Simple Authentication and Security Layer (SASL) is a framework for authentication and data security in Internet protocols. It decouples authentication mechanisms from application protocols, in theory allowing any authentication mechanism supported by SASL to be used in any application protocol that uses SASL. Authentication mechanisms can also support proxy authorization, a facility allowing one user to assume the identity of another. They can also provide a data security layer offering data integrity and data confidentiality services. DIGEST-MD5 provides an example of mechanisms which can provide a data-security layer. Application protocols that support SASL typically also support Transport Layer Security (TLS) to complement the services offered by SASL. In 1997, John Gardiner Myers wrote the original SASL specification (RFC 2222) while at Carnegie Mellon University. In 2006 that document was made obsolete by RFC 4422, edited by Alexey Melnikov and Kurt Zeilenga.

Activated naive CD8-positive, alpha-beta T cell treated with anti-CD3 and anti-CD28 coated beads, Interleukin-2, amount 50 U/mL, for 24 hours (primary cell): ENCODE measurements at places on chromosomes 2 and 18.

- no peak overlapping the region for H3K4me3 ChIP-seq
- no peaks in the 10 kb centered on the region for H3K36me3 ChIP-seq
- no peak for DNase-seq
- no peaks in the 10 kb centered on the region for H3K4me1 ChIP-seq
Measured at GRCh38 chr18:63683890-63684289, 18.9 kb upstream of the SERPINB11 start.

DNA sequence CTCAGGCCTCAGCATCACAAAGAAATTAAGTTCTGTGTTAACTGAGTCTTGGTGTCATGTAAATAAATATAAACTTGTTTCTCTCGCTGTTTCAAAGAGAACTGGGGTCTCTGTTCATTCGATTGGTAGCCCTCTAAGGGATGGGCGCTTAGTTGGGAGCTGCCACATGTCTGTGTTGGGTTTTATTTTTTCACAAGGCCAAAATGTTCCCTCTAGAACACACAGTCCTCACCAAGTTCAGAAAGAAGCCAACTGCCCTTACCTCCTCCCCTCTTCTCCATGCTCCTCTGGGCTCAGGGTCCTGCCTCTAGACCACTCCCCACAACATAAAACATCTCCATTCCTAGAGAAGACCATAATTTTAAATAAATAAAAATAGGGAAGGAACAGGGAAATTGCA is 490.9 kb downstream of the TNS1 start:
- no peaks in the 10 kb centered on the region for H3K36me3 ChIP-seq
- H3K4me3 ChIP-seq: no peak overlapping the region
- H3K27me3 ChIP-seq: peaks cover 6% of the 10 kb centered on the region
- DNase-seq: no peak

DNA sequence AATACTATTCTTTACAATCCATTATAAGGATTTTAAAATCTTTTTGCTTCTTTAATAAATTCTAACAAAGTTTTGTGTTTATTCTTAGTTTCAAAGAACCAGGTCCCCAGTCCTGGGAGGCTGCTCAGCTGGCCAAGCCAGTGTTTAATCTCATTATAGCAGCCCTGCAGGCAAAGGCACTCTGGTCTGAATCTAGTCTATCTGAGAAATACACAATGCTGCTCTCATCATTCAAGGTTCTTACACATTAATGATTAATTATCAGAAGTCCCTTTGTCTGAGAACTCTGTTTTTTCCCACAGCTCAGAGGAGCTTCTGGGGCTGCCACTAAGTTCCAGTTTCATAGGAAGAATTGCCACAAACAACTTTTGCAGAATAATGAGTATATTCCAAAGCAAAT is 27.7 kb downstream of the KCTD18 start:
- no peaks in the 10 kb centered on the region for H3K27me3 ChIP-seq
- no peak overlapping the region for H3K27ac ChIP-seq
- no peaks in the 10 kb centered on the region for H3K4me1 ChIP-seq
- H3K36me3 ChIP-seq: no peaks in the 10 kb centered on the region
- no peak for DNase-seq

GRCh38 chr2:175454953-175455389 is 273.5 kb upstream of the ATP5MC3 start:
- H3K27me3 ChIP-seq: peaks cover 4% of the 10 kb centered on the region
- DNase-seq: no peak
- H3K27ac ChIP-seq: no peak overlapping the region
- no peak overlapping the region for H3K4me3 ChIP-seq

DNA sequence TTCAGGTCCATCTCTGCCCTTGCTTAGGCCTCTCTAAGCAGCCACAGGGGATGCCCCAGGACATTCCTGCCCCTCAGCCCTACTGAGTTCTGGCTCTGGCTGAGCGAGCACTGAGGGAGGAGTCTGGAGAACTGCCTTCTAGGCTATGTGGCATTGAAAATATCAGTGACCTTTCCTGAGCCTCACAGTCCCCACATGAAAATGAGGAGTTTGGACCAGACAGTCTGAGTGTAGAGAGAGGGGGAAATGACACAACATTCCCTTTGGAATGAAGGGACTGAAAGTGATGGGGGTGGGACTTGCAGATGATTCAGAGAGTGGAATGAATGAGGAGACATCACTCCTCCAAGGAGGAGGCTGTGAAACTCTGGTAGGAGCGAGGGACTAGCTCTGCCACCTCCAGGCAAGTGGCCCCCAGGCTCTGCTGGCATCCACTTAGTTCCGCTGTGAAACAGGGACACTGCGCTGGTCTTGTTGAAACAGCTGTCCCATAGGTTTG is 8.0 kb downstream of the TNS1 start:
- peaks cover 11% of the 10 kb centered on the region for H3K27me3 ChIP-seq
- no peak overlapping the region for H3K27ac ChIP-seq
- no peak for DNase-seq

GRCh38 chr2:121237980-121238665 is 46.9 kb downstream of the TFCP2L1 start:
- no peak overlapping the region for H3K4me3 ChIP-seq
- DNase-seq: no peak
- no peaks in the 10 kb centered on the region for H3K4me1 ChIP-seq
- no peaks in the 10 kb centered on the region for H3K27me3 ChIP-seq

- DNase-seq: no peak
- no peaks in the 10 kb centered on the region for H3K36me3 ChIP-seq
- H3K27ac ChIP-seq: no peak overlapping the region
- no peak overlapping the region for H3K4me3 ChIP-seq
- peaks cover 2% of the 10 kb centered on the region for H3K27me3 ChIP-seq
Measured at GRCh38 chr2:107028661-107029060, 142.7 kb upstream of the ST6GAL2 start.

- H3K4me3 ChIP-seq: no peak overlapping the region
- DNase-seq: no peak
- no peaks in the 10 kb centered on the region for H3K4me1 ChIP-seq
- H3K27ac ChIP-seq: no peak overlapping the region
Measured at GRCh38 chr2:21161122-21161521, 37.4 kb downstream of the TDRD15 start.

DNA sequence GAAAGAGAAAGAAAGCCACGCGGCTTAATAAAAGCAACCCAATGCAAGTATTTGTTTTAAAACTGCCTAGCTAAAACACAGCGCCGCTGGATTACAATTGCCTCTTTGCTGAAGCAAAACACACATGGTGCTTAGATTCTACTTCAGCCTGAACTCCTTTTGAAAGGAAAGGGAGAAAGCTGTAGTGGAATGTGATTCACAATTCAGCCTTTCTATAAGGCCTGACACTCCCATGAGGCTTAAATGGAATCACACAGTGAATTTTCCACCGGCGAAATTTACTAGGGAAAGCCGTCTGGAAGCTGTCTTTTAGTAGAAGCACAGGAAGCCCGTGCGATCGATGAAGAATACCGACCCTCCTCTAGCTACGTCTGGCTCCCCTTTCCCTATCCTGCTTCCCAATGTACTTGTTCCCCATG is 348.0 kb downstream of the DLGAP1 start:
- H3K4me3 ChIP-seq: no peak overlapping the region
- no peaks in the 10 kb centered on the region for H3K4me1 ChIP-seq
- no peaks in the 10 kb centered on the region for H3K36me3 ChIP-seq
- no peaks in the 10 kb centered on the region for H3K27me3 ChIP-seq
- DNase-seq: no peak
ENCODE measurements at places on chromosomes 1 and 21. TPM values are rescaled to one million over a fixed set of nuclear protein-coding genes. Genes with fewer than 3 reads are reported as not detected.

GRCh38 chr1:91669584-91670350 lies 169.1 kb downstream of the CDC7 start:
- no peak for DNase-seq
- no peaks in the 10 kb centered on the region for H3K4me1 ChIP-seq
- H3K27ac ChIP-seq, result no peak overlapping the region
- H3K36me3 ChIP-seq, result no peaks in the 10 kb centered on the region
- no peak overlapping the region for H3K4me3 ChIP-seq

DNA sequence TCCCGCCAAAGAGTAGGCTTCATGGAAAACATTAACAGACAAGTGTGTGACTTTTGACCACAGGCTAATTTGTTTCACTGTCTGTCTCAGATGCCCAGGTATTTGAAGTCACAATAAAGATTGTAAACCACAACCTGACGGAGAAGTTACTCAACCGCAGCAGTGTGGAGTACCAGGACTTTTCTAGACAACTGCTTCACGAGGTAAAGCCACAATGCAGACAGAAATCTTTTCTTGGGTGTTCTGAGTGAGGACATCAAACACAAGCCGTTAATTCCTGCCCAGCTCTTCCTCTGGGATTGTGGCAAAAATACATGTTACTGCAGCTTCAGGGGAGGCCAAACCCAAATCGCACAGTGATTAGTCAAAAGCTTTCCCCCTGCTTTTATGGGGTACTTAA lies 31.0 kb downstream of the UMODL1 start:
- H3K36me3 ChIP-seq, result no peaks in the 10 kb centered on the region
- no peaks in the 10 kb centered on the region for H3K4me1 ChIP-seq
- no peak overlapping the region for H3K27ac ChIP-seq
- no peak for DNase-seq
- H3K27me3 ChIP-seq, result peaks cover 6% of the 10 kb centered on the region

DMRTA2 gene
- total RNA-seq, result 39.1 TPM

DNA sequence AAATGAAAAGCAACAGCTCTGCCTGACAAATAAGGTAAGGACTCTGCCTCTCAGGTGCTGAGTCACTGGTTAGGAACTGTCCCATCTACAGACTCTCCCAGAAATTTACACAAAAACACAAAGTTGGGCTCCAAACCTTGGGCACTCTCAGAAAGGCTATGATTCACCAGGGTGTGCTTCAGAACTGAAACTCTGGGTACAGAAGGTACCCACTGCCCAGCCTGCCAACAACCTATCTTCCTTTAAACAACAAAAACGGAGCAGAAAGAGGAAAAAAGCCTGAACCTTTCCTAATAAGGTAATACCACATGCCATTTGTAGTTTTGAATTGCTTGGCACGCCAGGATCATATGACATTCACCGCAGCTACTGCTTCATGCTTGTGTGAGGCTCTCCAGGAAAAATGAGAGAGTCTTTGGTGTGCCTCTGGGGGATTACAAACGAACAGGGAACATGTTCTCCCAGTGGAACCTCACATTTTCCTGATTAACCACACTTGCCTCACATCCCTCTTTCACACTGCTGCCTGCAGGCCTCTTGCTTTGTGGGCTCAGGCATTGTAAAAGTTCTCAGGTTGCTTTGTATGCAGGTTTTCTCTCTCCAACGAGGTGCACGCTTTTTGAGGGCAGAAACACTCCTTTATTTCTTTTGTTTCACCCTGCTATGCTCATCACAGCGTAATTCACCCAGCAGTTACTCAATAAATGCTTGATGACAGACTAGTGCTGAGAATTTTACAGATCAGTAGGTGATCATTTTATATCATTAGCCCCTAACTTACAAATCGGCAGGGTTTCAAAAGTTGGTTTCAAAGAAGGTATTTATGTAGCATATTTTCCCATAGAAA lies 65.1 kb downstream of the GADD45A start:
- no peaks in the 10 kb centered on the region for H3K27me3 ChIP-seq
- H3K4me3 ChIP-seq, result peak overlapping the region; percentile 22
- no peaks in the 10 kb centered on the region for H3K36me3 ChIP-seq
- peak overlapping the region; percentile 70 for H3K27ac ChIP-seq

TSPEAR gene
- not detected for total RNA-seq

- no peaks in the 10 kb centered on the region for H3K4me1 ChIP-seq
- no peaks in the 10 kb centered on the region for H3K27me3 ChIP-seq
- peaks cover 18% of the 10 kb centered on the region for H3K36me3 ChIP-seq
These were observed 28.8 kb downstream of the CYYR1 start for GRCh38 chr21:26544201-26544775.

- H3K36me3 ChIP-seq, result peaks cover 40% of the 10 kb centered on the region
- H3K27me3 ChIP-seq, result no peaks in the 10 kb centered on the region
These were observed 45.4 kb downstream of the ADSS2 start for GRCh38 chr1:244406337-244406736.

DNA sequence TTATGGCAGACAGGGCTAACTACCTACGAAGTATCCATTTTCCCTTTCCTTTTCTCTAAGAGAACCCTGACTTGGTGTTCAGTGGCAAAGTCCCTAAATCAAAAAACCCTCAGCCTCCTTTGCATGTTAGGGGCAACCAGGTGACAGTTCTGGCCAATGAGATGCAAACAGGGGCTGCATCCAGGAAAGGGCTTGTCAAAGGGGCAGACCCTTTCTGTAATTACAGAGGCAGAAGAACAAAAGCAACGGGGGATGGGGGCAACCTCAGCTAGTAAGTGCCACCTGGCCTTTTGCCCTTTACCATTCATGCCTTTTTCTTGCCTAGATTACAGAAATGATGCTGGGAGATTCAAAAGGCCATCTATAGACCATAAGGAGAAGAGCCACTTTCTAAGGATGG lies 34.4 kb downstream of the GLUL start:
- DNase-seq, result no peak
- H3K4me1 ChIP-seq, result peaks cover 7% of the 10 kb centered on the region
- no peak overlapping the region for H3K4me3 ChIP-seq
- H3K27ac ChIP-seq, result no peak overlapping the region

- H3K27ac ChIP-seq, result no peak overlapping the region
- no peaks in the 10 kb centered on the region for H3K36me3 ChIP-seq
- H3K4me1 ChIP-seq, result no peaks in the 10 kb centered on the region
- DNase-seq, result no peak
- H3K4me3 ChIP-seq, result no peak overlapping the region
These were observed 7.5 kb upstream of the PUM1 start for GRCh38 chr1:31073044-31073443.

SASL is an IETFStandard Track protocol and is, as of 2010[update], a Proposed Standard.
^Bartlett, Andrew (2005-04-25). "GENSEC - Designing a security subsystem" (PDF). p. 4. Retrieved 2010-03-28. "The idea of a generic security API is not new [...] to implement, by some mechanism or other, a wide variety of these protocols, including SASL, GSS-API, SPNEGO as well as the proprietary NTLMSSP [...] in the wider open source world we see individual applications introduce similar abstraction layers, or adopt the Open Source Cyrus-SASL library to provide one."